The Serverless architecture has brought some attention to its terminology while it became more and more popular. It went for a time before someone discovers that, actually, serverless applications run on servers !
To that discovery, we observed 2 major reactions :
- The ones who have known since the beginning, and didn't tell
- The ones who didn't know and whose life meaning is now compromised
Before I begin explaining why, really, Serverless can't be serverless, you should be familiar with this cloud concept and service. If you are not, here are a few articles on DEV that I strongly recommend you to read :
- Building RESTful APIs on Serverless architectures
- 10 ways to use Serverless functions
Please also note that Serverless is a type of architecture, which means that it is not basically standardized between providers, serverless solutions on Heroku differ to App Engine on Google Cloud Platform or Lambda on Amazon Web Services.
However, the discussion around clouds and deployment ends here, because this post is about systems and networks, and how the Internet doesn't really allow massive deployments without servers (blockchains and torrenting apart).
I think you are mostly aware of the concept of servers, and what they are. In fact, they really are computers designed to run efficiently to deploy services to end-users and also to run 24/7 with less downtime as possible.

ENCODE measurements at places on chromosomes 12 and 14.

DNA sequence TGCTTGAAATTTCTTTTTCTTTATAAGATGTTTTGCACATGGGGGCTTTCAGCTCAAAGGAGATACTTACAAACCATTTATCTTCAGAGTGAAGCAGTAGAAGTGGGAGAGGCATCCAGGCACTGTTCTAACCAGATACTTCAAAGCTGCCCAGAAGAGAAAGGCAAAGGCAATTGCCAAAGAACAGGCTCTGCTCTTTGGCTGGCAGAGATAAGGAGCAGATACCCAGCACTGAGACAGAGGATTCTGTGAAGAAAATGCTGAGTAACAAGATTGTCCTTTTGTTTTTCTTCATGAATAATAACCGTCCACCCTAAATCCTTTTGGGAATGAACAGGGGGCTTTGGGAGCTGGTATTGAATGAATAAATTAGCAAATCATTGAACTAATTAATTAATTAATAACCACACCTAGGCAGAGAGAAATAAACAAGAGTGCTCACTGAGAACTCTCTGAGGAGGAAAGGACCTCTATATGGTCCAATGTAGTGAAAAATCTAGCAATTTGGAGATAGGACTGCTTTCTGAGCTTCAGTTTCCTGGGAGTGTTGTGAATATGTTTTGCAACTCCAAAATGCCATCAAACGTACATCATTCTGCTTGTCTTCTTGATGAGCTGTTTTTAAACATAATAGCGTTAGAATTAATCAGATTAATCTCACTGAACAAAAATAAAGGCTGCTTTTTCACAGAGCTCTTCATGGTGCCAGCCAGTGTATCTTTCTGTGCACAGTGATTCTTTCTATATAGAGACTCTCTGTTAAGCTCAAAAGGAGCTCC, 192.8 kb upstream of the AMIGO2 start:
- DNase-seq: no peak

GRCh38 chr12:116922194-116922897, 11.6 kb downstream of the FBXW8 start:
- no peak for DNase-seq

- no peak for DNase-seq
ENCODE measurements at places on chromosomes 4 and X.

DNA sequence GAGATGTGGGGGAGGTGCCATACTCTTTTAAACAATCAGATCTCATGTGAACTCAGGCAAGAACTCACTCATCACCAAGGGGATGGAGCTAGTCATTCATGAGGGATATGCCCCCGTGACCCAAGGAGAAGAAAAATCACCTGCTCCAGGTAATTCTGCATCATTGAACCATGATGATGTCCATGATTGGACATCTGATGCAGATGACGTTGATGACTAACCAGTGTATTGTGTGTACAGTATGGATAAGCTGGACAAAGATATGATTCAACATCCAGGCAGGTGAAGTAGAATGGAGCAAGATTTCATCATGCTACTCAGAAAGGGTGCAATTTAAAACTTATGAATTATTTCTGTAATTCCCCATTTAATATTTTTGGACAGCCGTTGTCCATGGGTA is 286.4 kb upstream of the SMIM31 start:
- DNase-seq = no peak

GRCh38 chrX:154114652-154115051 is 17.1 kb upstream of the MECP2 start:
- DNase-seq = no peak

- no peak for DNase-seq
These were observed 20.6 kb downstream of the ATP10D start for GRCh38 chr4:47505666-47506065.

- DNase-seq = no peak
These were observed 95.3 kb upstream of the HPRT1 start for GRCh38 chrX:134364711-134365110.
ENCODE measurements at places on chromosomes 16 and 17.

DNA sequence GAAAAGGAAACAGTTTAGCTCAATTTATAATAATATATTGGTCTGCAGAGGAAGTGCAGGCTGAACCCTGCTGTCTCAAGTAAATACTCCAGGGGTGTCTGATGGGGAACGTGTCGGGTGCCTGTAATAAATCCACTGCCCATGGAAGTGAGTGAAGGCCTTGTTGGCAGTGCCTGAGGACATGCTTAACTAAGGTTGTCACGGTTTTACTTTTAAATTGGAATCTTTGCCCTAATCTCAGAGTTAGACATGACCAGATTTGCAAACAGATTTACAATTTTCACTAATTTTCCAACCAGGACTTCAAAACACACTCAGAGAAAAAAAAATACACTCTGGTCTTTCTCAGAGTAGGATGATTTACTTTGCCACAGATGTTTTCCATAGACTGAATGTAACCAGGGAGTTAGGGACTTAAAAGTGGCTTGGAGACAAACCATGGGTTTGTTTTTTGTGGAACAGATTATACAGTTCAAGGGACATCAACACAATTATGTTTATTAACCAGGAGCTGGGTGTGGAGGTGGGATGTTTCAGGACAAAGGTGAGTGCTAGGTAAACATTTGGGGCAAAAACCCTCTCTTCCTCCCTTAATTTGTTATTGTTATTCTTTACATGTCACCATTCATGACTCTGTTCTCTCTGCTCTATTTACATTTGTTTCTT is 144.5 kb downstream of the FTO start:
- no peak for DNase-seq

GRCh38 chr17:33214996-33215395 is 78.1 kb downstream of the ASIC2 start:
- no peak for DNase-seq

Servers are massively used, every website you browse to is hosted on a server, the DNS system you use to resolve hostnames is hosted on servers, and so on...
But can we actually deploy a service without them ?
I mean, can't we find architectures to share data without having centralized servers ? Can we think, for example, of a distributed network to expose services ?
We will try to answer those questions on the next sections, but first, let's talk about the already known distributed services (and networks).
The most common example for distributed networks is the old famous BitTorrent protocol, which allows for file sharing without having servers ! That is awesome, right ?
Yes, it is. But let's run through the architecture of a typical BitTorrent network.
To share a file on BitTorrent, a computer (then called "the uploader") must have the whole file on its system. It will be originating the file sharing, by "seeding" it to the other computers. Once a computer has a bit of the file, it can also share it to the other computers, reducing the trafic on the uploader, and augmenting the seed of the file.
Of course, when downloaders have successfully downloaded the whole file, they are asked to do the same. BitTorrent has a "mesh" logical topology, which means that every PC on a BitTorrent network is able to have a communication with every other PCs connected to it.
The dream comes to an end, with no regulation whatsoever, this network isn't possible. You need to have what's called a "tracker", to coordinate the computers in their communications. And even, on some networks, to regulate the ratio download/upload, to avoid having computers that download files and then leave the network once they got it, avoiding the other computers to get it from them. Which is kind of the whole purpose of a Peer-to-Peer file sharing system. Peer-to-peer means that you talk directly with the computers, with no server between the two.